The audience at the Amaltas auditorium of the India Habitat Centre had a lump in their throat after seeing a recorded interview of Shane Ali, a Partition survivor who saw his mother and brother being killed by violent mobs right in front of his eyes.
While the other panel speakers, who also were Partition survivors, tried their best to lighten up the mood in a bid to keep the audience a tad more optimistic, the evening was riddled with similar emotions. Everyone in the auditorium seemed to grab onto every word of the speakers who narrated their harrowing account of survival during the communal riots that followed the Partition of British India.
The event, ‘Voices of Partition’, was organised by the ‘1947 Partition Archive’, a group of individuals, who have been gathering Partition stories from both sides of the border. Moved by the work of ‘1947 Partition Archive’, Leela Mamtani and Sat Prakash Goel, the speakers at the event, made an emotional plea for greater participation by the youth of both the countries to explore stories of individuals during the Partition.
“The world should know about one of the most tragic events in the human history and it is the responsibility of the youth of India and Pakistan that such stories surface,” Leela Mamtani said.
Mamtani, who was a 14-year-old during the Partition, visited her native place in Sindh (now in Pakistan) in 2007 when BBC chose her to travel to her ancestral home as part of an ‘exchange program’, wherein a couple from Pakistan was given the opportunity to visit their native place in India.
The witty story of her revisit came as a relief to the audience after she elaborated about her escape from Sindh. Her own brother escaped death after a violent mob attacked him with swords.
“The district collector took me to my native village but they weren’t sure where exactly my home was. However, it was like I was a child again and I led the collector and his team of government officials straight to my home.They couldn’t believe how good my memory was,” Mamtani said.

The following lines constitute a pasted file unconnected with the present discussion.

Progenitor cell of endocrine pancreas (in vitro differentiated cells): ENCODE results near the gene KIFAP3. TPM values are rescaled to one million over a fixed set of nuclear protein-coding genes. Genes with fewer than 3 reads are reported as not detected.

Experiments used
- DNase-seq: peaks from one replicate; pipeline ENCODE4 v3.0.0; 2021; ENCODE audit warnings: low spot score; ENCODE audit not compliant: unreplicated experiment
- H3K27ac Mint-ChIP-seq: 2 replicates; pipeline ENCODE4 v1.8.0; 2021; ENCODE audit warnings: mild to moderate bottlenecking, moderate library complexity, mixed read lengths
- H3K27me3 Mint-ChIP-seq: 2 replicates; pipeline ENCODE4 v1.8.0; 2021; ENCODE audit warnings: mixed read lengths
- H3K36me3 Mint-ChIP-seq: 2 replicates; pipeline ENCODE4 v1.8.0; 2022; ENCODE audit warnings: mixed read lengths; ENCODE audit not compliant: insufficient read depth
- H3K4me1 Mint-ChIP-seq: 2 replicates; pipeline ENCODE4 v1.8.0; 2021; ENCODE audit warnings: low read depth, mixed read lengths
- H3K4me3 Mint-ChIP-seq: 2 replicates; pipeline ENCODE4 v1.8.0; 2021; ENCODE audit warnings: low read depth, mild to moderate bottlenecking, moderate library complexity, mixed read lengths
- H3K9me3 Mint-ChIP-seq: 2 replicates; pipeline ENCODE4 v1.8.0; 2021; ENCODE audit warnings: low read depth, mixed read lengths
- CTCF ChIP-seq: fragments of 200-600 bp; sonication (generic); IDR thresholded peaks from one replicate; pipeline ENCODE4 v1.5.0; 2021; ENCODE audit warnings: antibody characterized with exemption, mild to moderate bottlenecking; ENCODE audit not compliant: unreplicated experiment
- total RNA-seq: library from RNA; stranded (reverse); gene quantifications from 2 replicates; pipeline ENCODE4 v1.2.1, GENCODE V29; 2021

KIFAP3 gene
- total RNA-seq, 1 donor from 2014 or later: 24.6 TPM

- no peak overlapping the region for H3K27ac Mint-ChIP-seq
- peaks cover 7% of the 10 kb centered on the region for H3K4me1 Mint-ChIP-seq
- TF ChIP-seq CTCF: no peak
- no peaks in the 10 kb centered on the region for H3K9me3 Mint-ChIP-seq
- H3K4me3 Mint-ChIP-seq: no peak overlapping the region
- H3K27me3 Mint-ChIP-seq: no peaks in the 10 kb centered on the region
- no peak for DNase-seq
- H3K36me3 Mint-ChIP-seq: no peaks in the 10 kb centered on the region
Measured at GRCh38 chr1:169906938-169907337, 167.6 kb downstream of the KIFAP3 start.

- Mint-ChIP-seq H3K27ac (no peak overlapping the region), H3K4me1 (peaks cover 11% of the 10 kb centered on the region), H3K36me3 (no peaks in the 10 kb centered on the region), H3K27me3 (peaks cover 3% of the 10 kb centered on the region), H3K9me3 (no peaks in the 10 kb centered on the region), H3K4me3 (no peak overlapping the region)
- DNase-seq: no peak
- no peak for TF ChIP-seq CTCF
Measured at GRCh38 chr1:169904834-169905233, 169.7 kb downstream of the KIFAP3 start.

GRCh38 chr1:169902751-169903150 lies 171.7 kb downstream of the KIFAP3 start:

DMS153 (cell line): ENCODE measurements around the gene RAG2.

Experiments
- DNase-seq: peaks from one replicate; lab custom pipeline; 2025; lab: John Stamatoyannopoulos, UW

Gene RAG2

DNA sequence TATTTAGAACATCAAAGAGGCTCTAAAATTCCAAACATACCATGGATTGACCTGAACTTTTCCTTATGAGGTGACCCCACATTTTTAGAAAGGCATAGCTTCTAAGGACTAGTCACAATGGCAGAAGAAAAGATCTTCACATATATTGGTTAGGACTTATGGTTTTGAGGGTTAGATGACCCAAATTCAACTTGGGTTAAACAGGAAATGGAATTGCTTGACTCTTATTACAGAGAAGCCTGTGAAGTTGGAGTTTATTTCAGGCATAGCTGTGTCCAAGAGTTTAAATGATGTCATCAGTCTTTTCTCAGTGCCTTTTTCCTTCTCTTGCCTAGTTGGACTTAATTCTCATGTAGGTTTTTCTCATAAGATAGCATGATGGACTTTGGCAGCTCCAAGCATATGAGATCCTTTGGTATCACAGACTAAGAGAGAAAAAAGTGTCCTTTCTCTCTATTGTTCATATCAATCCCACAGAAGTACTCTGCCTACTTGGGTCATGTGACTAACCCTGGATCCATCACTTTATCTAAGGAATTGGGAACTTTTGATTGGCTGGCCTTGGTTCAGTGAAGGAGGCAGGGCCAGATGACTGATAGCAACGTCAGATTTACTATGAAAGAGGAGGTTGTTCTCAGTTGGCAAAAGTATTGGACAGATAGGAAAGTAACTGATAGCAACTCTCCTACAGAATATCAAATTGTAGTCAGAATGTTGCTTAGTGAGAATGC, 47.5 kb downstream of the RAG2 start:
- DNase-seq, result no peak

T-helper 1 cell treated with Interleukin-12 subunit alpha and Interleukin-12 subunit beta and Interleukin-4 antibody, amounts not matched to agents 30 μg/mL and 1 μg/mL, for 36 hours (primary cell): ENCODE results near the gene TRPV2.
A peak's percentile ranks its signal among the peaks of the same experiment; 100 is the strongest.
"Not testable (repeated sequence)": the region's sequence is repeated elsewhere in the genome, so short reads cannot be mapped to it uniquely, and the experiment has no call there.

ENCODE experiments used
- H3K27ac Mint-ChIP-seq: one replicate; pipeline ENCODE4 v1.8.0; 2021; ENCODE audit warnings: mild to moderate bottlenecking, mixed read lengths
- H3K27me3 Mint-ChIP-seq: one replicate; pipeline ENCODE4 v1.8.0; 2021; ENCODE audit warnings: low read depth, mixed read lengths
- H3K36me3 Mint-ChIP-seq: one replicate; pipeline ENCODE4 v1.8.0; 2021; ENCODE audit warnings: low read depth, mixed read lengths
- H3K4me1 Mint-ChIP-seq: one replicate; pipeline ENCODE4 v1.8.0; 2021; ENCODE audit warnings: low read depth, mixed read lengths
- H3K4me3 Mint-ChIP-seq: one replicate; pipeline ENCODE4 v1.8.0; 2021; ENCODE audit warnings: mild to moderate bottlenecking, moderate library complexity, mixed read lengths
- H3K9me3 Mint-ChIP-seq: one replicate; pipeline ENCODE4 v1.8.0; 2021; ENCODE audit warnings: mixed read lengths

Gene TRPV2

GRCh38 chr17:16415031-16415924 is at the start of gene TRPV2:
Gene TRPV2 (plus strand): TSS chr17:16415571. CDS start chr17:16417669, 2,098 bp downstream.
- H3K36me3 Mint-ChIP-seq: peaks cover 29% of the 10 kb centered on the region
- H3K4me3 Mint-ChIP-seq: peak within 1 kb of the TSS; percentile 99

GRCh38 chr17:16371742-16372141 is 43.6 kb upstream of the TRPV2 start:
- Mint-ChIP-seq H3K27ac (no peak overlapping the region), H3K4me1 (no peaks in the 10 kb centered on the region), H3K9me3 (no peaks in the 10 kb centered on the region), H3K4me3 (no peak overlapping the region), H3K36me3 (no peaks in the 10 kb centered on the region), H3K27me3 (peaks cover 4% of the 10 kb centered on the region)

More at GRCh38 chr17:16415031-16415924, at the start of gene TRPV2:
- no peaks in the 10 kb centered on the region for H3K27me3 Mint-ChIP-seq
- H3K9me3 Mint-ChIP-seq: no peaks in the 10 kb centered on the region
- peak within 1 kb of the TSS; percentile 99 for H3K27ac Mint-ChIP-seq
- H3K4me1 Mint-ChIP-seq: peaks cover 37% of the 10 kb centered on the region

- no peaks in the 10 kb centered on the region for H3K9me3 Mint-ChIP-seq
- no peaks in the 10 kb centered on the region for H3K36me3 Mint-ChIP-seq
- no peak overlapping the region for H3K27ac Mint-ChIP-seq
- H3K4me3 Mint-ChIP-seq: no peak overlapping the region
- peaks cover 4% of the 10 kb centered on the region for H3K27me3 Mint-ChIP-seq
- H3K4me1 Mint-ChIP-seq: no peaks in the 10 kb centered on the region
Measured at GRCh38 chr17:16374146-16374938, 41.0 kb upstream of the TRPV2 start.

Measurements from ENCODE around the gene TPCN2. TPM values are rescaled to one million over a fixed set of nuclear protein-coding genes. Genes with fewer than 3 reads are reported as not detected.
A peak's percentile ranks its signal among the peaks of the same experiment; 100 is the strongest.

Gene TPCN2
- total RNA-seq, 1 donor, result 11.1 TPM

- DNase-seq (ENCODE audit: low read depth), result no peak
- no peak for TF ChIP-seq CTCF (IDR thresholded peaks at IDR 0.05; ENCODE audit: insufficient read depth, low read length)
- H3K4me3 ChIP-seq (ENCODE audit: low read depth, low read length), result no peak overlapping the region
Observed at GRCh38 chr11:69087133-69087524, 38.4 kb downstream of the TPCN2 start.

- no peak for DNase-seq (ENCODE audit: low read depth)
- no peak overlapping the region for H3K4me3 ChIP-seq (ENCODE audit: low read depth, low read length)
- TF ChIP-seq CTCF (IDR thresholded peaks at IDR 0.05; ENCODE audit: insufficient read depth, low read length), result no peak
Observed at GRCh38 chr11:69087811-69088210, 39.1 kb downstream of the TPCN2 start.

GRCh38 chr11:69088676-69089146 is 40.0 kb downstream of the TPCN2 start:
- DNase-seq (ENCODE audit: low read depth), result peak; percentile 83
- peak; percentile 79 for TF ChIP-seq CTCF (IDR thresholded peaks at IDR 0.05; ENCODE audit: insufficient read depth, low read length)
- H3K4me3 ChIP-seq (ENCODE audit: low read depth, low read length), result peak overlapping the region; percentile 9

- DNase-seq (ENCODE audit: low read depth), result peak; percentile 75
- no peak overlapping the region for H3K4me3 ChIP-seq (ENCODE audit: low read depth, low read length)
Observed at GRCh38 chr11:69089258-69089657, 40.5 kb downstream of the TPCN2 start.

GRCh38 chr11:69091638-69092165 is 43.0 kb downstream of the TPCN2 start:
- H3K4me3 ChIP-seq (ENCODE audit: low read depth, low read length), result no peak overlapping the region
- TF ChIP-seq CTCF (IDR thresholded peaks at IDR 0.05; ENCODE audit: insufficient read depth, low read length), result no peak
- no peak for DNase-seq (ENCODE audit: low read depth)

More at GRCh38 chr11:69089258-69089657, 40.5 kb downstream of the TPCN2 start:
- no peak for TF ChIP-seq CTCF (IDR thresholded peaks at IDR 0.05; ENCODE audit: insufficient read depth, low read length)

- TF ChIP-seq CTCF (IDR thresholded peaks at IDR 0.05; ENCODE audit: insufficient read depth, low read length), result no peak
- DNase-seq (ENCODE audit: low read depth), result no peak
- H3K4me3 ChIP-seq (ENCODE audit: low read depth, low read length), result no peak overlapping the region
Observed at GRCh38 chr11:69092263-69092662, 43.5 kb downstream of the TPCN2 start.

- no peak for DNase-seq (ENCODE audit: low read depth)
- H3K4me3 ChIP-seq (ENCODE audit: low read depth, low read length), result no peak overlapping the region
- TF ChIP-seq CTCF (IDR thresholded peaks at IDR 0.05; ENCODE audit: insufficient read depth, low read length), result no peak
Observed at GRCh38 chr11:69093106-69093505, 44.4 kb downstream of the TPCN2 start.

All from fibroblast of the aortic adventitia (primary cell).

“Tears kept flowing from my eyes upon seeing my home. Later, when I was sitting in my native house with the collector, I joked that my family had buried a lot of gold and money in the backyard, so start digging,” She said on a lighter note.
“We didn’t want to come back,” she added as her eyes welled up. “My father was employed in the Indian Railways and after Partition, he decided to serve the Pakistan railways. But fate had chosen something else for us,” Sat Prakash Goel told the audience.
Towards the end of the event, Naman Kapuria, who left his engineering job to become a story collector for the 1947 archive, requested the audience to remember the victims of the violence that consumed South Asia more than six decades ago.
“A Partition survivor, during his interview told me, that while both the countries are busy celebrating their Independence days with great joy no one cares to ask us what the day means to us. I request all of you to observe a moment of silence for those who fell prey to the senseless violence,” Kapuria said.